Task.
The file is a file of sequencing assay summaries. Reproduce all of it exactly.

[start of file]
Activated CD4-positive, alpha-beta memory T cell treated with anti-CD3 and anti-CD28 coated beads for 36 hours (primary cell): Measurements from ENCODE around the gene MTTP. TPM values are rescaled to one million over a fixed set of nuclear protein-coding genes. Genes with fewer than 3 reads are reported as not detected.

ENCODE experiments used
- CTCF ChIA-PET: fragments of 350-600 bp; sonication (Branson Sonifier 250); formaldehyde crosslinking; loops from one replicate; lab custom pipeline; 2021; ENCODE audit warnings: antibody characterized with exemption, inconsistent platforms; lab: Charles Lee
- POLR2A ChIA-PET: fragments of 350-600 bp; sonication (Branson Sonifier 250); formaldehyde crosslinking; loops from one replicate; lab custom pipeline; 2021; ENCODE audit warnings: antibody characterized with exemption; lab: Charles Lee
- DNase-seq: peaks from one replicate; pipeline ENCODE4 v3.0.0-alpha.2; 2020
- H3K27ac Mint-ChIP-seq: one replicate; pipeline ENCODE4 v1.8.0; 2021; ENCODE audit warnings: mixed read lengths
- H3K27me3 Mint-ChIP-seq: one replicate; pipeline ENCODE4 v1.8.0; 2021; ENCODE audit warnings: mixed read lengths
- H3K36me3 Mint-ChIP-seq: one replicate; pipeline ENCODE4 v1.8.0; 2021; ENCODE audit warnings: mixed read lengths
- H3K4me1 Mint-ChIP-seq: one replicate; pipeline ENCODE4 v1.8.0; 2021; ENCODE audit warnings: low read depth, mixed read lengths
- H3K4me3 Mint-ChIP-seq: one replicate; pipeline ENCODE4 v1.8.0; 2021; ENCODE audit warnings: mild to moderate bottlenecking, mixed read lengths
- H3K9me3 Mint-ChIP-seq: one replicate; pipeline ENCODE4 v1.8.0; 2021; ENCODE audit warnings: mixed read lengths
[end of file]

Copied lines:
Activated CD4-positive, alpha-beta memory T cell treated with anti-CD3 and anti-CD28 coated beads for 36 hours (primary cell): Measurements from ENCODE around the gene MTTP. TPM values are rescaled to one million over a fixed set of nuclear protein-coding genes. Genes with fewer than 3 reads are reported as not detected.

ENCODE experiments used
- CTCF ChIA-PET: fragments of 350-600 bp; sonication (Branson Sonifier 250); formaldehyde crosslinking; loops from one replicate; lab custom pipeline; 2021; ENCODE audit warnings: antibody characterized with exemption, inconsistent platforms; lab: Charles Lee
- POLR2A ChIA-PET: fragments of 350-600 bp; sonication (Branson Sonifier 250); formaldehyde crosslinking; loops from one replicate; lab custom pipeline; 2021; ENCODE audit warnings: antibody characterized with exemption; lab: Charles Lee
- DNase-seq: peaks from one replicate; pipeline ENCODE4 v3.0.0-alpha.2; 2020
- H3K27ac Mint-ChIP-seq: one replicate; pipeline ENCODE4 v1.8.0; 2021; ENCODE audit warnings: mixed read lengths
- H3K27me3 Mint-ChIP-seq: one replicate; pipeline ENCODE4 v1.8.0; 2021; ENCODE audit warnings: mixed read lengths
- H3K36me3 Mint-ChIP-seq: one replicate; pipeline ENCODE4 v1.8.0; 2021; ENCODE audit warnings: mixed read lengths
- H3K4me1 Mint-ChIP-seq: one replicate; pipeline ENCODE4 v1.8.0; 2021; ENCODE audit warnings: low read depth, mixed read lengths
- H3K4me3 Mint-ChIP-seq: one replicate; pipeline ENCODE4 v1.8.0; 2021; ENCODE audit warnings: mild to moderate bottlenecking, mixed read lengths
- H3K9me3 Mint-ChIP-seq: one replicate; pipeline ENCODE4 v1.8.0; 2021; ENCODE audit warnings: mixed read lengths